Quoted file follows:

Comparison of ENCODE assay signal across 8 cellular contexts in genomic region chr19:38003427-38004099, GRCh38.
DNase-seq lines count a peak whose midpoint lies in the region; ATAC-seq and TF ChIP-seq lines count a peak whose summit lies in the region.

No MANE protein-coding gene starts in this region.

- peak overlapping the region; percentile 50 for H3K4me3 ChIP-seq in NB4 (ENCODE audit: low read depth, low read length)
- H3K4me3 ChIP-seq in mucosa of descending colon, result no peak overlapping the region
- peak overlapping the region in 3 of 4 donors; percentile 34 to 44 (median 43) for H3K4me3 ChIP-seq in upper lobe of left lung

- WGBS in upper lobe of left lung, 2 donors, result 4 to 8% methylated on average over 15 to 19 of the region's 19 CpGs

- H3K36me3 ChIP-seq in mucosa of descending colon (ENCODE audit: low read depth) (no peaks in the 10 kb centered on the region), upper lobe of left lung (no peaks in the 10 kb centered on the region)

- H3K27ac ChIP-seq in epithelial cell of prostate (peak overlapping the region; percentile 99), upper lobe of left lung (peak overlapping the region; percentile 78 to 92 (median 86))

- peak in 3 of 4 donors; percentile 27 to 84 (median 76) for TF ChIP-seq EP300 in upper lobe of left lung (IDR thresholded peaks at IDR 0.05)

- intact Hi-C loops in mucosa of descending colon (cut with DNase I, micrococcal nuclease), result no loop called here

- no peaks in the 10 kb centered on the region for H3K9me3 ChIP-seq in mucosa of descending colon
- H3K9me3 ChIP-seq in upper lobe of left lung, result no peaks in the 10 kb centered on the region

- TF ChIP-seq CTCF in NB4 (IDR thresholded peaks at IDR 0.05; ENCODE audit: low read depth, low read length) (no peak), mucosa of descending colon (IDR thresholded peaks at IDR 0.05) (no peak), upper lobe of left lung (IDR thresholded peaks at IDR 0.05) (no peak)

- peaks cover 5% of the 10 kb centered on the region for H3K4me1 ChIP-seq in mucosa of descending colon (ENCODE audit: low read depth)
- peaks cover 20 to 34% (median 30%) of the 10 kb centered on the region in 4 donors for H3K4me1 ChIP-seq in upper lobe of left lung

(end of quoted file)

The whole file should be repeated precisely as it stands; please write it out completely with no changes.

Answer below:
Comparison of ENCODE assay signal across 8 cellular contexts in genomic region chr19:38003427-38004099, GRCh38.
DNase-seq lines count a peak whose midpoint lies in the region; ATAC-seq and TF ChIP-seq lines count a peak whose summit lies in the region.

No MANE protein-coding gene starts in this region.

- peak overlapping the region; percentile 50 for H3K4me3 ChIP-seq in NB4 (ENCODE audit: low read depth, low read length)
- H3K4me3 ChIP-seq in mucosa of descending colon, result no peak overlapping the region
- peak overlapping the region in 3 of 4 donors; percentile 34 to 44 (median 43) for H3K4me3 ChIP-seq in upper lobe of left lung

- WGBS in upper lobe of left lung, 2 donors, result 4 to 8% methylated on average over 15 to 19 of the region's 19 CpGs

- H3K36me3 ChIP-seq in mucosa of descending colon (ENCODE audit: low read depth) (no peaks in the 10 kb centered on the region), upper lobe of left lung (no peaks in the 10 kb centered on the region)

- H3K27ac ChIP-seq in epithelial cell of prostate (peak overlapping the region; percentile 99), upper lobe of left lung (peak overlapping the region; percentile 78 to 92 (median 86))

- peak in 3 of 4 donors; percentile 27 to 84 (median 76) for TF ChIP-seq EP300 in upper lobe of left lung (IDR thresholded peaks at IDR 0.05)

- intact Hi-C loops in mucosa of descending colon (cut with DNase I, micrococcal nuclease), result no loop called here

- no peaks in the 10 kb centered on the region for H3K9me3 ChIP-seq in mucosa of descending colon
- H3K9me3 ChIP-seq in upper lobe of left lung, result no peaks in the 10 kb centered on the region

- TF ChIP-seq CTCF in NB4 (IDR thresholded peaks at IDR 0.05; ENCODE audit: low read depth, low read length) (no peak), mucosa of descending colon (IDR thresholded peaks at IDR 0.05) (no peak), upper lobe of left lung (IDR thresholded peaks at IDR 0.05) (no peak)

- peaks cover 5% of the 10 kb centered on the region for H3K4me1 ChIP-seq in mucosa of descending colon (ENCODE audit: low read depth)
- peaks cover 20 to 34% (median 30%) of the 10 kb centered on the region in 4 donors for H3K4me1 ChIP-seq in upper lobe of left lung